The Dad Shoe. It’s become the hilarious unofficial moniker for the Air Monarch, which is Nike’s second most profitable shoe. Kids laugh at the design as it lacks the typical pizzazz of a shoe like Air Jordan’s or the cool simplicity of a pair Chuck Taylor’s. They are comfortable, possess some aerodynamics in their design and they are wildly more comfortable than anything else in its price range. The combination of utility and affordability is precisely what dads are drawn to and why they gravitate to them instead of the flashier, more expensive shoes. It’s the comfortability that famously makes Pete Carroll wear them as he coaches the Seattle Seahawks.
Pete Carroll’s fatherhood status isn’t what makes the “Dad Shoe” appealing for him. But Carroll is a football coach and, surprisingly, that’s actually who the shoe was originally designed for. Well, not the coaches that make millions of dollars coaching professionals of course. But as the shoe’s designer, Jayson Mayden, observed his father’s friends coaching football in inner city Chicago he noticed that good, comfortable, and affordable shoes were hard to come by for these hardworking blue collar men that wanted to improve young men’s lives.
He noticed that these men worked long hours and then sacrificed their remaining, most productive hours of the day to teach kids the sport of football and all of the intangible lessons the sport could teach them that they couldn’t learn in their single parent homes or in school. Lessons like leadership, discipline, accountability – they could learn these lessons on the football field. This also meant that since these men often went from work straight to the field, they were also sacrificing their health as they lacked time to grab a healthy meal and do exercise. So comfortable shoes were important for these men as they walk around the field during practices and games. They were also typically expensive so they would forgo them and get cheaper shoes which only made matters worse as it negatively effected their knees and backs.
So while being inspired by these men and their sacrifice, Jayson wanted to minister to these men in a tangible way. Yes. Minister. “I always tell people that design is my ministry,” said the Stanford alum and Fellow. “I take inspiration from the Greatest Designer and it’s not Marc Jacobs and Givenchy. It’s God Himself.”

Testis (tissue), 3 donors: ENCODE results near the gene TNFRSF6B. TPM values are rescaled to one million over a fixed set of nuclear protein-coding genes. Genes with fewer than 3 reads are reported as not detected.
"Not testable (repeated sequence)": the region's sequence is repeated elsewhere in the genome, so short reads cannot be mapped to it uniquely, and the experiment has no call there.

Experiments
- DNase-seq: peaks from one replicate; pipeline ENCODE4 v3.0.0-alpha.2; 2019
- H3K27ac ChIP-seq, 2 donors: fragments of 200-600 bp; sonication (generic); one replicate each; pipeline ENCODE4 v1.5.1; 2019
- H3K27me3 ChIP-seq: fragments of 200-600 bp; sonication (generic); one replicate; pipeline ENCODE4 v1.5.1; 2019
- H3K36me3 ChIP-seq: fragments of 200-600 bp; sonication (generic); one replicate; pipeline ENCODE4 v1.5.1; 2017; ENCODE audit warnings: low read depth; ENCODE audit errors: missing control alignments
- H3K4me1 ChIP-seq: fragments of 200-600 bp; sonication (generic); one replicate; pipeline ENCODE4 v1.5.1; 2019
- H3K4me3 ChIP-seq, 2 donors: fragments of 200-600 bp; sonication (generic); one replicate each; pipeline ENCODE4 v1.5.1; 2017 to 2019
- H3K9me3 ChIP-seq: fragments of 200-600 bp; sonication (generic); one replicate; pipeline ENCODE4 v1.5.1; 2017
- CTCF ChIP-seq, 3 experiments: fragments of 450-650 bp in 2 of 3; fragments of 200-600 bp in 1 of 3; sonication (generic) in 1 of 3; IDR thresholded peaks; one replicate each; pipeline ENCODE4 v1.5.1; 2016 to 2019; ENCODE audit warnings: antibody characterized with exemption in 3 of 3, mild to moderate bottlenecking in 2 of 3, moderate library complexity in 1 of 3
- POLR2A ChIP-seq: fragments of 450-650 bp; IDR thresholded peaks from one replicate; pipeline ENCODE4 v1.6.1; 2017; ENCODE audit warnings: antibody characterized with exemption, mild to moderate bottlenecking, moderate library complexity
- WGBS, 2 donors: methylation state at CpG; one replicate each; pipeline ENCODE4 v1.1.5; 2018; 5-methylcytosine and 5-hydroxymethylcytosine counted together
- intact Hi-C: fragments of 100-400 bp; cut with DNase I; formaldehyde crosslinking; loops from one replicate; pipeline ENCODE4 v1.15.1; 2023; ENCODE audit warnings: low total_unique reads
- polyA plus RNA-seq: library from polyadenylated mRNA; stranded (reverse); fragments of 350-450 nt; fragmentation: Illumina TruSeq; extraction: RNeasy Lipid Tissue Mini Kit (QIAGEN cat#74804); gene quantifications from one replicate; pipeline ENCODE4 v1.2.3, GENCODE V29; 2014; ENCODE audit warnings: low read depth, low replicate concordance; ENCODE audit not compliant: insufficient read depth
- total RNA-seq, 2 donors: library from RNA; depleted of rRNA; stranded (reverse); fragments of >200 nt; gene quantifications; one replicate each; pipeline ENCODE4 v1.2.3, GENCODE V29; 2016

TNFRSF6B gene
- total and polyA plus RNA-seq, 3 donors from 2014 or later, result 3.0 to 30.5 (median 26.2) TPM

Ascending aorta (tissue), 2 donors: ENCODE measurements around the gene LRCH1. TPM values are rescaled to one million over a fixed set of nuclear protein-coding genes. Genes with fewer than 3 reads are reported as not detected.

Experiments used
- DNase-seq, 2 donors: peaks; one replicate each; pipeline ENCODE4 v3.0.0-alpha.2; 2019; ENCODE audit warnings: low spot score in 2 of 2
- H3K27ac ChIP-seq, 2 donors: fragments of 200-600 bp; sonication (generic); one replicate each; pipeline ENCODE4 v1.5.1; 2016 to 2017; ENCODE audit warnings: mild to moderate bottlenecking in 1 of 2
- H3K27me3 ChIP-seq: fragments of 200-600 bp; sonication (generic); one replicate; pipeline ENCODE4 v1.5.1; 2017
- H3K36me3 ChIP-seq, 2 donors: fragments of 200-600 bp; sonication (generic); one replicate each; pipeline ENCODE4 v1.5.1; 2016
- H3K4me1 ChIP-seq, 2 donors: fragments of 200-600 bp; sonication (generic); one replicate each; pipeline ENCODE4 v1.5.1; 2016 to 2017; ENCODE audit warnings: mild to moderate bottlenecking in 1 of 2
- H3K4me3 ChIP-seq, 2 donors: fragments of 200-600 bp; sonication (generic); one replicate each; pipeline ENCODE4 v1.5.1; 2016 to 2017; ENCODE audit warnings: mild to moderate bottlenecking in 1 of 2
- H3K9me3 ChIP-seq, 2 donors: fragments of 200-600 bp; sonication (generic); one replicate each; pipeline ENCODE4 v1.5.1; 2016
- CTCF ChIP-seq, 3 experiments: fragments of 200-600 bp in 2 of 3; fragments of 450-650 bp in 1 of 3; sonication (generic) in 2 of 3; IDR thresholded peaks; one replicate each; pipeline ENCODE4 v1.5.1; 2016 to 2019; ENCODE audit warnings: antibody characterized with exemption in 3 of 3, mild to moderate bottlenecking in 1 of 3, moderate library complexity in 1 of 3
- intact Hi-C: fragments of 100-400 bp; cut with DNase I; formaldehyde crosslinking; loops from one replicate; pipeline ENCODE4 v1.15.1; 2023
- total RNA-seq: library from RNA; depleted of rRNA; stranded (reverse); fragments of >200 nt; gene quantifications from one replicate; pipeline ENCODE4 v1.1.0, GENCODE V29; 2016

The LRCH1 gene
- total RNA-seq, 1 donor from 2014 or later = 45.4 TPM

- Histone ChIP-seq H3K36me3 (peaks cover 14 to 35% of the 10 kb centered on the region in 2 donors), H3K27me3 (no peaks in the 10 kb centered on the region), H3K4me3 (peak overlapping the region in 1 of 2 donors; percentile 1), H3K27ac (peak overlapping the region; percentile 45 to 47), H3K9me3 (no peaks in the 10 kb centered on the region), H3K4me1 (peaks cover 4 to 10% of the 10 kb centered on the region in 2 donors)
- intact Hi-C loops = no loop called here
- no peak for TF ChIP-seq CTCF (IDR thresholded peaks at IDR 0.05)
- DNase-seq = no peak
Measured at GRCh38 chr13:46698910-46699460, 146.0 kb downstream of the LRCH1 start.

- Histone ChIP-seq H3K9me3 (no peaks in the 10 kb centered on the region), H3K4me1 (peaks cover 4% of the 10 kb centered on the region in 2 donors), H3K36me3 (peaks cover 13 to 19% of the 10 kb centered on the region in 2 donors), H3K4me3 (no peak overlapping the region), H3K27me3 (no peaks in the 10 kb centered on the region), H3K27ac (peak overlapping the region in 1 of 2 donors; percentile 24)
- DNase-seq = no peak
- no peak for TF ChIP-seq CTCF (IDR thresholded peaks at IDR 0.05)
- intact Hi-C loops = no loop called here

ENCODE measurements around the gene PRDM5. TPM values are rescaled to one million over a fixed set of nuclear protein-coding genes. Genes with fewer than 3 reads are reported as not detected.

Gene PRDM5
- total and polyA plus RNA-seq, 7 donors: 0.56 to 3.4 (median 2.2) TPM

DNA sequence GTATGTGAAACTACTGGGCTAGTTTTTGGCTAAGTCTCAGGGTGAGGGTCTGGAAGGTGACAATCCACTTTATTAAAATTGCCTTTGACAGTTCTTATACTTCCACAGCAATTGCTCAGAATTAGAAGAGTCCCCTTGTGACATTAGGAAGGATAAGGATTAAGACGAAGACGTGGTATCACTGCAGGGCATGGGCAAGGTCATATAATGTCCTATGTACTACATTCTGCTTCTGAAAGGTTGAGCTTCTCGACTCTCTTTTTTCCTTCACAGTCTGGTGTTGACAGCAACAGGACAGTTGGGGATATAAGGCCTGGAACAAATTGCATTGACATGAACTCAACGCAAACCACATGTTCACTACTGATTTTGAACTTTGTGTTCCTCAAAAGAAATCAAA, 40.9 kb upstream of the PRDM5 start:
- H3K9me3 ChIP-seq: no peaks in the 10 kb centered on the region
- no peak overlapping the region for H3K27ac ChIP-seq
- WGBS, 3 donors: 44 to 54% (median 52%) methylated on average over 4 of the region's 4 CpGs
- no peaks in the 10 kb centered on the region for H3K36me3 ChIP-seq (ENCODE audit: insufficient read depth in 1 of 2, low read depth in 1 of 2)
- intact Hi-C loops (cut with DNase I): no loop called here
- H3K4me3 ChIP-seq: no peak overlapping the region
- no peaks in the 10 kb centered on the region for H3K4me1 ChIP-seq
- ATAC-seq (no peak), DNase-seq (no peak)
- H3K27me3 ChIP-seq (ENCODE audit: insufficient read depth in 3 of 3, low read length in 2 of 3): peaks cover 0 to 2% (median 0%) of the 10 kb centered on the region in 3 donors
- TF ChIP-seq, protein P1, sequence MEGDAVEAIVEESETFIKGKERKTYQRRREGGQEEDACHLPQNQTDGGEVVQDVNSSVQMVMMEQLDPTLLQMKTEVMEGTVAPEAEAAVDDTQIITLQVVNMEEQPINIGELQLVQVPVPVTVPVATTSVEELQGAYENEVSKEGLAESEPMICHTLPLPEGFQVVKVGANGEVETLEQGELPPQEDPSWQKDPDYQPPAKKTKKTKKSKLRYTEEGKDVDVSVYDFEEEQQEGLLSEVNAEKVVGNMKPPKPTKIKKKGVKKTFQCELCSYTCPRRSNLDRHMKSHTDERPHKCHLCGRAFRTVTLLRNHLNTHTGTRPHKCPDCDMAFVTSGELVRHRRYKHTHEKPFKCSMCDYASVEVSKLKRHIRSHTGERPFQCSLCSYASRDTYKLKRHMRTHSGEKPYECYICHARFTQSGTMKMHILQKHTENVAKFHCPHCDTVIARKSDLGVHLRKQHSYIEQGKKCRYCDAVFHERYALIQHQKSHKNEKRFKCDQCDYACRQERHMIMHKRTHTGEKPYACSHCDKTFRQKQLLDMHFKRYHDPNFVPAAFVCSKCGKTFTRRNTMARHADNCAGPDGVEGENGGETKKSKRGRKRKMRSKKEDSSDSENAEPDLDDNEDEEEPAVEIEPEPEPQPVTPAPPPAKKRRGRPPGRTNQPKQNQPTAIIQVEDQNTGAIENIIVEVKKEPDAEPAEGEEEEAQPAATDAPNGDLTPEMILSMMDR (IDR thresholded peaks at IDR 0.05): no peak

So while he worked at Nike and Brand Jordan as a designer, he put his ministry in motion and designed a shoe that was something Nike hadn’t quite figured out how to do – comfortable and affordable. It was through his desire to minister to hardworking dads in Middle America, he designed the Air Monarch. The kinds of shoes available at an affordable price didn’t offer the kind of support these men needed for their knees and back. They worked long hours and didn’t have the time to get a work out in nor did they have the time to stop and grab a healthy meal. Add that with the stresses that come with raising a family in the inner city and the men who gave of themselves to teach, encourage and inspire the boys in the neighborhood were not in great physical shape. Cheap shoes typically meant, for men that were a little overweight, poor support for their feet which led to bad backs and bad knees from the impact of walking up and down the sidelines all evening. “I always admired my dad’s friends for the way the gave of themselves,” said Jayson. So, he designed the Air Monarch so that the men coaching boys and young men in his Chicago neighborhood could continue to sacrifice their time and energy for the kids in the city without having to sacrifice their bank accounts, knees and back in the process.
The Dad Shoe. Some laugh at them since they aren’t as stylish as a pair of Jordan’s but they serve a purpose and specifically they were designed to serve people. Remember when you see that dad or football coach or landscaper, that the shoe they are wearing was an act of service to them and ultimately to the Lord. Jayson found a way to minister to the people he grew up admiring in a way that would serve them well. He, in its purest form, gave a living example of the quote famously attributed to Martin Luther about the duty of a Christian shoemaker: “Make a good shoe, sell it at a fair price.”
May our ministries be similar to the ministry of the Dad Shoe: not overly desirous of attention but faithful to the people God has us to serve and long-lasting in its impact. Long live the Air Monarch.